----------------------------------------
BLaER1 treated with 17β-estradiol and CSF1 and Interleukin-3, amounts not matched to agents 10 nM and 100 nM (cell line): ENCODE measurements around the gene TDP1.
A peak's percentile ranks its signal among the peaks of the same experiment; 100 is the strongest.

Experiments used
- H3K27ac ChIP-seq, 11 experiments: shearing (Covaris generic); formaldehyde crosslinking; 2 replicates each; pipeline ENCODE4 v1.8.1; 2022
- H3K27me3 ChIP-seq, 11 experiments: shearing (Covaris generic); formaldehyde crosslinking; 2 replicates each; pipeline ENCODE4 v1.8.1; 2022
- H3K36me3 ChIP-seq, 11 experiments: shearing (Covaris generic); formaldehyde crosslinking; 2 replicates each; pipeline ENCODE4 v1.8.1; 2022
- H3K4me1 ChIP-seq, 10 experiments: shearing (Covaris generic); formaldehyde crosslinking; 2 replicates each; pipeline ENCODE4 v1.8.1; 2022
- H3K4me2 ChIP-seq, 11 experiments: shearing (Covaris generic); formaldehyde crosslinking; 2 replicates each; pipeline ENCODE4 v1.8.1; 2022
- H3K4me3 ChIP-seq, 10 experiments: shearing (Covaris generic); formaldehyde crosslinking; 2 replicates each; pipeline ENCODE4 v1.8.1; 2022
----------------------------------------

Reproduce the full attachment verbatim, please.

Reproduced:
BLaER1 treated with 17β-estradiol and CSF1 and Interleukin-3, amounts not matched to agents 10 nM and 100 nM (cell line): ENCODE measurements around the gene TDP1.
A peak's percentile ranks its signal among the peaks of the same experiment; 100 is the strongest.

Experiments used
- H3K27ac ChIP-seq, 11 experiments: shearing (Covaris generic); formaldehyde crosslinking; 2 replicates each; pipeline ENCODE4 v1.8.1; 2022
- H3K27me3 ChIP-seq, 11 experiments: shearing (Covaris generic); formaldehyde crosslinking; 2 replicates each; pipeline ENCODE4 v1.8.1; 2022
- H3K36me3 ChIP-seq, 11 experiments: shearing (Covaris generic); formaldehyde crosslinking; 2 replicates each; pipeline ENCODE4 v1.8.1; 2022
- H3K4me1 ChIP-seq, 10 experiments: shearing (Covaris generic); formaldehyde crosslinking; 2 replicates each; pipeline ENCODE4 v1.8.1; 2022
- H3K4me2 ChIP-seq, 11 experiments: shearing (Covaris generic); formaldehyde crosslinking; 2 replicates each; pipeline ENCODE4 v1.8.1; 2022
- H3K4me3 ChIP-seq, 10 experiments: shearing (Covaris generic); formaldehyde crosslinking; 2 replicates each; pipeline ENCODE4 v1.8.1; 2022